Psilocybin from “magic mushrooms” could aid in the long-term improvement of treating depression in a recent study.

The small study conducted by Imperial College of London and published in Nature Medicine on Monday concluded that psilocybin made participants’ “brains functional network become more functionally interconnected.” Two separate trials were tested on 60 people total. In the first one everyone received psilocybin, and in the second one half received psilocybin and half received an antidepressant.

"In both trials, the antidepressant response to psilocybin was rapid, sustained and correlated with decreases in fMRI brain network modularity, implying that psilocybin’s antidepressant action may depend on a global increase in brain network integration," the study said.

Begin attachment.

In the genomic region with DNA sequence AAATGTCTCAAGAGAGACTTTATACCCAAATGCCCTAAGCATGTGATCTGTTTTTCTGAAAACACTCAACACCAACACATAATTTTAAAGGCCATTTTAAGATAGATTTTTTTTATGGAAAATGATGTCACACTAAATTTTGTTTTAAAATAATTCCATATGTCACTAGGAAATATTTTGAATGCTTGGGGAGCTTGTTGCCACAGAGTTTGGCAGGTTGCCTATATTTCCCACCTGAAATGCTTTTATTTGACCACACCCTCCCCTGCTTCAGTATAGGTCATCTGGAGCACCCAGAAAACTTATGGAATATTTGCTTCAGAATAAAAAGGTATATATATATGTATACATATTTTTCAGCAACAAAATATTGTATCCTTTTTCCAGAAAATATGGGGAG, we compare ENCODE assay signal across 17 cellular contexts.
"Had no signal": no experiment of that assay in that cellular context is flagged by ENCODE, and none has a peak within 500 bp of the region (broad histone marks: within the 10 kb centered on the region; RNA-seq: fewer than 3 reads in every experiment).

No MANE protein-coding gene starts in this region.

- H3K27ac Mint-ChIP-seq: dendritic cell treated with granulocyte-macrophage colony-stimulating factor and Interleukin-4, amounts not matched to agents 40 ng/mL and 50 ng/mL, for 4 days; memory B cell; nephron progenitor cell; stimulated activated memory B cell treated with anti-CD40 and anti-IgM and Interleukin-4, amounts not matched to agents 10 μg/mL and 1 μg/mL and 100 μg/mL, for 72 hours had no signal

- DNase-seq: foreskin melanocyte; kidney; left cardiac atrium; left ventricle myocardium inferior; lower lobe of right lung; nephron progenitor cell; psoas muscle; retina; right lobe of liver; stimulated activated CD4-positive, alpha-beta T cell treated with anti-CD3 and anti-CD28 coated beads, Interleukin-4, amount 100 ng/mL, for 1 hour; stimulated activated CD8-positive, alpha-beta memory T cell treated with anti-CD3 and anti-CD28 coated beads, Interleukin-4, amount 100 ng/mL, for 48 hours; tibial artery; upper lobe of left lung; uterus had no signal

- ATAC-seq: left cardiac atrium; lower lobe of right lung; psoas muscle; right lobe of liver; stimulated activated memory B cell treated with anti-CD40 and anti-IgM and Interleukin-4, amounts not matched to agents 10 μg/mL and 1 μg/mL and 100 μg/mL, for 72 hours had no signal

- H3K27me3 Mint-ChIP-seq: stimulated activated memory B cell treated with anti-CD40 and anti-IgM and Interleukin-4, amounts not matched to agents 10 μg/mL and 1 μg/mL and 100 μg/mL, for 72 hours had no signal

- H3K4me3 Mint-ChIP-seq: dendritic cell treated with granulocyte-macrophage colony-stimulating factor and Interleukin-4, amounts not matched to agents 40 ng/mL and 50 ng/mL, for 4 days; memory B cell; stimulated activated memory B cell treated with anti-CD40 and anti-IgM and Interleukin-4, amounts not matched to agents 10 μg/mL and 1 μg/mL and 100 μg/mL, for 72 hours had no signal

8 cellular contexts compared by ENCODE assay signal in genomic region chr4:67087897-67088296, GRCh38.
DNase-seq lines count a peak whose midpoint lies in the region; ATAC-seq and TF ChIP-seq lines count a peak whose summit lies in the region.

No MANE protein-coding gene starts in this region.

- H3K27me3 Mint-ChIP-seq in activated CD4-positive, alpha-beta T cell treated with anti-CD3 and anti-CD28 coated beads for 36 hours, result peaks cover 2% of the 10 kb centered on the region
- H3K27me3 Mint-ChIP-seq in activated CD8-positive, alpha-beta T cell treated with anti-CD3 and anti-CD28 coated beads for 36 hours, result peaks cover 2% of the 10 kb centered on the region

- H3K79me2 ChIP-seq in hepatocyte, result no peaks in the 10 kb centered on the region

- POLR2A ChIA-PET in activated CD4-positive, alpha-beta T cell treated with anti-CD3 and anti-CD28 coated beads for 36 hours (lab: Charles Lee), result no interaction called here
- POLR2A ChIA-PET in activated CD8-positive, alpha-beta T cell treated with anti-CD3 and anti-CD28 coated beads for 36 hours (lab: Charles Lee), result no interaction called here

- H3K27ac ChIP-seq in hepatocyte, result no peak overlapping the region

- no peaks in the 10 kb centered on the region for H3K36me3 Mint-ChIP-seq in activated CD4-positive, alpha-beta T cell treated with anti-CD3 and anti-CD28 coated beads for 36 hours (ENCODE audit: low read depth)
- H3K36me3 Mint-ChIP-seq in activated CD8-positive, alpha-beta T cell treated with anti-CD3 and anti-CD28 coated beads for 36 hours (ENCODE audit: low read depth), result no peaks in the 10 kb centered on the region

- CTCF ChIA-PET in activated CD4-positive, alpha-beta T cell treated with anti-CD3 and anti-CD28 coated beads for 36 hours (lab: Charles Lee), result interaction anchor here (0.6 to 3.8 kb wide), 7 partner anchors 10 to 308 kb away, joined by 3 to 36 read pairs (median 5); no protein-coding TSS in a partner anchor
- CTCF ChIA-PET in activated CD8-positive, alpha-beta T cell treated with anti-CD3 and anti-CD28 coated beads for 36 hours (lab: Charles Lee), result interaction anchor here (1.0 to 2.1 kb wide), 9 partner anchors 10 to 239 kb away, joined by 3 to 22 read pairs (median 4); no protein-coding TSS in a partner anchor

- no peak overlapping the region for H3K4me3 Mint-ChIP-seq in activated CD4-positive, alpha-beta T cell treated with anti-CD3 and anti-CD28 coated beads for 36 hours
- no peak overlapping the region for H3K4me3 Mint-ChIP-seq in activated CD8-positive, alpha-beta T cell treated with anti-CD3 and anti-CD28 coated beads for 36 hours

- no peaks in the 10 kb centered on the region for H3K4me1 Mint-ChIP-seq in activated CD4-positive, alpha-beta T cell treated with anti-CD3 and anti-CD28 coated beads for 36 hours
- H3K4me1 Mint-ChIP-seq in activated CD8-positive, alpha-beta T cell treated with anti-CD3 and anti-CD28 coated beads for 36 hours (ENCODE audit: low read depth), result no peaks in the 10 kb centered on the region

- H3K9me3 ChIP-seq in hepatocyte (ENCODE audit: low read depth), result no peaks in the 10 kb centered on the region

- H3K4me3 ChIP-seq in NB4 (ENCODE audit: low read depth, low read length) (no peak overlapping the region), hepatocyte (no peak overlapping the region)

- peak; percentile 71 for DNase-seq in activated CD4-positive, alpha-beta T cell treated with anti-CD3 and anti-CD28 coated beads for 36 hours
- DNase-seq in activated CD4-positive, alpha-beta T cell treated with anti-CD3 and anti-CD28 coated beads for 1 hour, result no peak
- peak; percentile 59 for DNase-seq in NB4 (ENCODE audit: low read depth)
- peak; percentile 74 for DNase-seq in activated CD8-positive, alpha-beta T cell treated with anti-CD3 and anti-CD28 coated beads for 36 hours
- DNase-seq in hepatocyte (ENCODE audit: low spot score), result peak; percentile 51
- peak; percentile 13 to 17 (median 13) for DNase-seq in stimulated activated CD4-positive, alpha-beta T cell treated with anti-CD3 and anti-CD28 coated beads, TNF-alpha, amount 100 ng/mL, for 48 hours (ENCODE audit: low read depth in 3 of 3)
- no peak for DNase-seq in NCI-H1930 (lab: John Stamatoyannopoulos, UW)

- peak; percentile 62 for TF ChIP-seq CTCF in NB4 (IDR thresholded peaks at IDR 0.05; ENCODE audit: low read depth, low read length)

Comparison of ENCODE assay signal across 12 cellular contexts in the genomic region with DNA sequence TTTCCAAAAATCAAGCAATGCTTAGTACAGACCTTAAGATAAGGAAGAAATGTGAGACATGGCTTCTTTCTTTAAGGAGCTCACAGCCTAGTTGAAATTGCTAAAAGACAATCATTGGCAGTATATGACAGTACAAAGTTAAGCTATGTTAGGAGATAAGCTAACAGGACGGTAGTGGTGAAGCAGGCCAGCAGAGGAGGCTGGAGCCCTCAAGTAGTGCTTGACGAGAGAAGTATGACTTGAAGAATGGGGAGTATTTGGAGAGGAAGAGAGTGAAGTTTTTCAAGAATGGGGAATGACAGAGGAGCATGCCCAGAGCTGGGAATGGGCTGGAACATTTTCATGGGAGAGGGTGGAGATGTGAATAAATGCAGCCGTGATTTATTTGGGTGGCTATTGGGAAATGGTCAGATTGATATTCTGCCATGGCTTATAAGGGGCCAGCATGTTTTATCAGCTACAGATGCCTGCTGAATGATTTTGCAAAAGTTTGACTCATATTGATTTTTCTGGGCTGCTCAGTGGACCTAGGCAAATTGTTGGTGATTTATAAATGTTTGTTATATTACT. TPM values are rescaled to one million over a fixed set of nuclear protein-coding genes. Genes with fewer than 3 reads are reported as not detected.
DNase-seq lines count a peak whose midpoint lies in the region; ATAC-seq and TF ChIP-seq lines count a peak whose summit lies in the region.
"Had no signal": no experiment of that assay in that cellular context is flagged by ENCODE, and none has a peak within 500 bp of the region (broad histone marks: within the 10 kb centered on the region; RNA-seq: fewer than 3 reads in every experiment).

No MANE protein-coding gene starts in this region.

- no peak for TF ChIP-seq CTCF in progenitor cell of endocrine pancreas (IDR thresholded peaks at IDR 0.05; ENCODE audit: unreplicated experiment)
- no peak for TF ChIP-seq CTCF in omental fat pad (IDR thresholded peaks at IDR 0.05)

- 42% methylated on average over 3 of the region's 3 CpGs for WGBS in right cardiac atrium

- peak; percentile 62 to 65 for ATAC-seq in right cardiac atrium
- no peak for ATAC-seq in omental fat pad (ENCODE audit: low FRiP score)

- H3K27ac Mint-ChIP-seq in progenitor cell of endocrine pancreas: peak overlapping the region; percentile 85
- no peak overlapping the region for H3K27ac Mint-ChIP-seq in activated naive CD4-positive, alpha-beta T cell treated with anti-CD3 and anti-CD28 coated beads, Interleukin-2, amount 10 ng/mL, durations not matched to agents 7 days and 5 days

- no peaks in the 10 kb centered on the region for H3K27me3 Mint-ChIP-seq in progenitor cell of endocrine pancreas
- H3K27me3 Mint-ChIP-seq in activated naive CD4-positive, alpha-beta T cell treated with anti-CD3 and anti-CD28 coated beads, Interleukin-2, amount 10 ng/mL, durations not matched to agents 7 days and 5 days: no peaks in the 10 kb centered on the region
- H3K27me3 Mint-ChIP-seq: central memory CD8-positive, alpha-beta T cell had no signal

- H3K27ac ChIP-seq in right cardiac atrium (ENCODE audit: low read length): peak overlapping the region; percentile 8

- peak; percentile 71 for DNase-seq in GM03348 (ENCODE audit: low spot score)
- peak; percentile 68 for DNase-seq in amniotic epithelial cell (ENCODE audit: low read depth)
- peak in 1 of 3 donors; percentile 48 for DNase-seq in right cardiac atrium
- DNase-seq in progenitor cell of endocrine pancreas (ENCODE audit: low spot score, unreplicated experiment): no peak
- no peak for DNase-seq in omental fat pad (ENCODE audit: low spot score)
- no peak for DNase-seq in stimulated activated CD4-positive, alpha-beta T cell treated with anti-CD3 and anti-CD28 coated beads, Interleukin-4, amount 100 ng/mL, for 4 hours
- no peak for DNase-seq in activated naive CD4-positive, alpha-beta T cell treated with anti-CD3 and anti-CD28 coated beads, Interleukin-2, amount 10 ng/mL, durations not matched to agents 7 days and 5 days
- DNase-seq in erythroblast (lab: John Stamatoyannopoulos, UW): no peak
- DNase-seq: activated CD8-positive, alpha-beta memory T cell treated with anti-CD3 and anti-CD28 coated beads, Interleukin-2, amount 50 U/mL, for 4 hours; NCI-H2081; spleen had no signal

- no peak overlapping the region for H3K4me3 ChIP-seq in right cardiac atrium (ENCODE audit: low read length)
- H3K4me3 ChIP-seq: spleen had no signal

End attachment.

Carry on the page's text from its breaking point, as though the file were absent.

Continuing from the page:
The study brings more light to psilocybin’s antidepressant potential and therapeutic actions as not much is yet understood about its controlled effects.

In December, Dr. Anthony Back of Harborview Medical Center started his research on the effects that psilocybin has on healthcare workers’ mental health following the pandemic. He hopes that the psychedelic drug derived from magic mushrooms will have a positive effect.

Psilocybin has shown positive effects on depression in other past studies.

According to a 2020 study by Johns Hopkins Medicine on how psilocybin affects adults with major depression, “researchers report that two doses of the psychedelic substance psilocybin, given with supportive psychotherapy, produced rapid and large reductions in depressive symptoms, with most participants showing improvement and half of study participants achieving remission through the four-week follow-up.”